The Dual Critics review of “Cinderella” at Alhambra Theatre & Dining find it to be “A lively heartfelt charmer.”

The Alhambra Theatre opened “Cinderella,” a long-awaited summer musical on June 11th, 2020, which remains on stage through July 26th. The music is by Richard Rogers, the lyrics by Oscar Hammerstein II, with an updated book by the talented Douglas Carter Beane, who also provided a new book for “Sister Act” and wrote the Tony-nominated “Nance.”

The tale is an old one and well-known; the version we are most familiar with is based on “Cendrillon” a French story published in 1697.  Georges Méliès released a film version in 1899 (YouTube has clips); Disney’s animated musical version was released in 1950. Rogers & Hammerstein’s wrote a version for television in 1957. Beane’s 2013 adaptation was the first to open on Broadway, and received nine Tony nominations.

Ella is portrayed by the lovely Olivia Zeisloft, whose previous Alhambra shows include “Shrek” and “Annie.’’ Ella is an orphaned teenager, who is doing the best she can to cope with her current circumstances. She is terribly treated as a servant by Madame, her monstrously cruel stepmother. The role is portrayed with vitriolic vigor by Kimberly Cooper York.

Madame pampers her daughters, Charlotte (Marissa Volpe) and Gabrielle (Victoria Jackson). She wants the very best for those daughters. And while Charlotte joins her mother in belittling Ella, Gabrielle provides sympathy and support.

The kingdom is energized by an announcement that “The Prince is Giving a Ball!” The rulers have died, and the handsome Prince Topher (Melvin Nash) is preparing to ascend to the throne.  His influential advisors have persuaded him that it is time to marry, and the best way to find a bride is to invite the ladies of the kingdom to a lavish event.

The Lord Chancellor Sebastian is portrayed by Alec Hadden, a corrupt and sinister plotter, who is currently running the country until Topher is crowned.  Lord Pinkleton, portrayed by Lee Hamby, fully supports Sebastian’s schemes. This is Hamby’s 40th production on the Alhambra stage and he commands the attention of all with his ringing announcement of the Ball.

Citizens throughout the kingdom are overjoyed.  Madame and her daughters will of course be attending.  Ella will help them get ready for the ball, but will, of course, remain at home, sweeping the hearth among other chores.

But then things change -this is a fairy tale and Ella discovers she has a fairy godmother! Marie (Jennifer Hudson) lives in the village and appears initially as a poor elderly woman in shabby clothes. With magic lights from the sky and a twist and turn, she transforms her ragged coat into a splendid gown. A flick of a magic wand brings Ella an equally beautiful gown and sparkling glass slippers. And more – a pumpkin becomes a coach – a beautiful coach – attended by two footmen.  Jennifer Hudson makes her Alhambra debut in this role. Off-stage, she is the director of choral and dramatic activities for Providence School of Jacksonville, where she previously directed a production of this show. She has a marvelous voice that she displayed in several songs.  Costumes were provided by the school/Bev Goldstein-Costume Design/Construction.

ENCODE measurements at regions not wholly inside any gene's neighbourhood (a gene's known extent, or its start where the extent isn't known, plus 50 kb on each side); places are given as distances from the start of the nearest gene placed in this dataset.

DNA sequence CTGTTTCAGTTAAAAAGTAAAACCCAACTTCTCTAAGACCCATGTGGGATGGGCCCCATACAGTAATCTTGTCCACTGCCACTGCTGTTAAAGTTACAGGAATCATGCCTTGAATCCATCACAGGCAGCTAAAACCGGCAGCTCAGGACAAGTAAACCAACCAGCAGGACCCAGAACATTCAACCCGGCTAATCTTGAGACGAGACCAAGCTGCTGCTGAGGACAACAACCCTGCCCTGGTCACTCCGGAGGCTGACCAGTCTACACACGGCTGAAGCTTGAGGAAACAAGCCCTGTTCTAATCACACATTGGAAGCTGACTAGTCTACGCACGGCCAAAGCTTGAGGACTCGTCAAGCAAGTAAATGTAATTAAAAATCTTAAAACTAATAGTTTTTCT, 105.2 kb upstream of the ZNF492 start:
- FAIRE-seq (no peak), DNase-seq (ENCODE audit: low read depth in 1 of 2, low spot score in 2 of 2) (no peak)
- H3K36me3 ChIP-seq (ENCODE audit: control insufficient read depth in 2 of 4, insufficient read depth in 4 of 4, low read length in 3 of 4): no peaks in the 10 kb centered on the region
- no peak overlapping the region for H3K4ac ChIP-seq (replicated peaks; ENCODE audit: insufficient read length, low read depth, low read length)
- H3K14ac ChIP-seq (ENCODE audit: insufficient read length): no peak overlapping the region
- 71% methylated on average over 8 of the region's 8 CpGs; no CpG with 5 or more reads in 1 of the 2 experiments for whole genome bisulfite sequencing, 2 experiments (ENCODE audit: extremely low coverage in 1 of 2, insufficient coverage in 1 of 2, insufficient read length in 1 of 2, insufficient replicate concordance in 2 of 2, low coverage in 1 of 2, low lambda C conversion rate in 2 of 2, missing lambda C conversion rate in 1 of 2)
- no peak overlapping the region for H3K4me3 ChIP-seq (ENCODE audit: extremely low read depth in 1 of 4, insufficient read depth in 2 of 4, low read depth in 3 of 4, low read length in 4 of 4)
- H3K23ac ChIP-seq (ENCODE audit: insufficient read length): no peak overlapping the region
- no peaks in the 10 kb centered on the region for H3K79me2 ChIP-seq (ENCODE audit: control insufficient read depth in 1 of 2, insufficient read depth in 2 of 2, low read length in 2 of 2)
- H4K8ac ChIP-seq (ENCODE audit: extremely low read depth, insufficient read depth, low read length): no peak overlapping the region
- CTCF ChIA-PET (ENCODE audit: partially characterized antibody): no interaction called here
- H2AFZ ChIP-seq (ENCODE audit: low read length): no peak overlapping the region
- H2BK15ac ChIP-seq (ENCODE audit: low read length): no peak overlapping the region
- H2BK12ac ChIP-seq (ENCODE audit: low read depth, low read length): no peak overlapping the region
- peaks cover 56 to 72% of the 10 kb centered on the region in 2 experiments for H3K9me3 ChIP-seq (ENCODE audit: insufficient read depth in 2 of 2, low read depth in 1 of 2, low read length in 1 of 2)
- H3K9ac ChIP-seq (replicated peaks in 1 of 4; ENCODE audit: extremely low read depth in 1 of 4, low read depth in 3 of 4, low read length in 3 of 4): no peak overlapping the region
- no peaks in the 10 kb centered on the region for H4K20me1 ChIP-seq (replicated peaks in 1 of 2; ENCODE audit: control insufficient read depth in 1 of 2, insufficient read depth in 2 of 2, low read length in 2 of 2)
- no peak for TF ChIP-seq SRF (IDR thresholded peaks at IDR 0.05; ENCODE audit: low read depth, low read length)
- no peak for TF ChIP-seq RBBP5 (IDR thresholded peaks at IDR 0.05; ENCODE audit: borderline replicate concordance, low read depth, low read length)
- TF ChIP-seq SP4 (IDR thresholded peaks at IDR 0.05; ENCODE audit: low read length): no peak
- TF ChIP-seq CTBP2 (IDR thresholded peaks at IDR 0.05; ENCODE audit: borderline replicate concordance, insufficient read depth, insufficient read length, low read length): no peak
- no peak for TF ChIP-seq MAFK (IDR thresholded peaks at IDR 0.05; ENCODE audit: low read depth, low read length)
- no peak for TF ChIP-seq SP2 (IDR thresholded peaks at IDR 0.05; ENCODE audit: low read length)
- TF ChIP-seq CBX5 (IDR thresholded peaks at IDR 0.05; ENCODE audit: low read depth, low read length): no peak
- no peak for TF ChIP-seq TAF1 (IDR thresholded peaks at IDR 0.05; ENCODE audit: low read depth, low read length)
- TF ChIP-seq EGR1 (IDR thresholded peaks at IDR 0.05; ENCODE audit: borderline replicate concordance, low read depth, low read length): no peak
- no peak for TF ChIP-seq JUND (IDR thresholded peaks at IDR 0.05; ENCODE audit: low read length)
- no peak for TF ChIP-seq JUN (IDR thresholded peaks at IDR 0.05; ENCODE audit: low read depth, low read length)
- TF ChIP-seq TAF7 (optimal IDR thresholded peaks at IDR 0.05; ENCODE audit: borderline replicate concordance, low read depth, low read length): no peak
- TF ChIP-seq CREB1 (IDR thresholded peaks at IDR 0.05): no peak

The story has an interesting subplot. John-Michael, portrayed by Rhys Kauffman, is an engaging fellow with plans for social change. And he has a reciprocated crush on Gabrielle.

The ensemble includes Erin Knowles, Hailey Hendrickson, Mitchel Burns, Loren Stone, Sade Crosby, Faith Knapp, Brandon Leporati, and Christopher Mandel. They played various roles in this high-octane production that was crisply staged and soundly performed. It turned out to be a lively heartfelt charmer.

The production was directed by Tod Booth with his customary flare. Cathy Murphy Giddens was the musical director; the wonderful voices sent everyone home with smile.

The Dual Critics went to a Father’s Day matinee. The seating was assigned following current guidelines for events. The food by Chef DeJuan Roy was, as always, delicious.

This show runs through July 26th, and will be followed by “Grease” during July 30th – September 20th.   The theatre is located at 12000 Beach Boulevard in Jacksonville, Florida. Visit or call 904-641-1212 for reservations.

About Dick Kerekes & Leisla Sansom

The Dual Critics of EU Jacksonville have been reviewing plays together for the past nine years. Dick Kerekes has been a critic since 1980, starting with The First Coast Entertainer and continuing as the paper morphed into EU Jacksonville. Leisla Sansom wrote reviews from time to time in the early 80s, but was otherwise occupied in the business world. As a writing team, they have attended almost thirty Humana Festivals of New America Plays at Actors Theatre in Louisville, Kentucky, and many of the annual conferences sponsored by the American Theatre Critics Association, which are held in cities throughout the country. They have reviewed plays in Cincinnati, Chicago, Miami, Sarasota, Minneapolis, Orlando, New York, Philadelphia, Sarasota, San Francisco, Shepherdstown, and The Eugene O’Neill Center in Waterford, Massachusetts. They currently review about one hundred plays annually in the North Florida area theaters, which include community, college, university, and professional productions.